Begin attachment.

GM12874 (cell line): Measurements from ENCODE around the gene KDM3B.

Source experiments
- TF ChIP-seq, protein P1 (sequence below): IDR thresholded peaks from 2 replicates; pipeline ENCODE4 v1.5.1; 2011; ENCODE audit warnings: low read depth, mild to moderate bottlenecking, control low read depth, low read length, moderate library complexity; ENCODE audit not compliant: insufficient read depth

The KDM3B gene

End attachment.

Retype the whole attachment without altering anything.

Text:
GM12874 (cell line): Measurements from ENCODE around the gene KDM3B.

Source experiments
- TF ChIP-seq, protein P1 (sequence below): IDR thresholded peaks from 2 replicates; pipeline ENCODE4 v1.5.1; 2011; ENCODE audit warnings: low read depth, mild to moderate bottlenecking, control low read depth, low read length, moderate library complexity; ENCODE audit not compliant: insufficient read depth

The KDM3B gene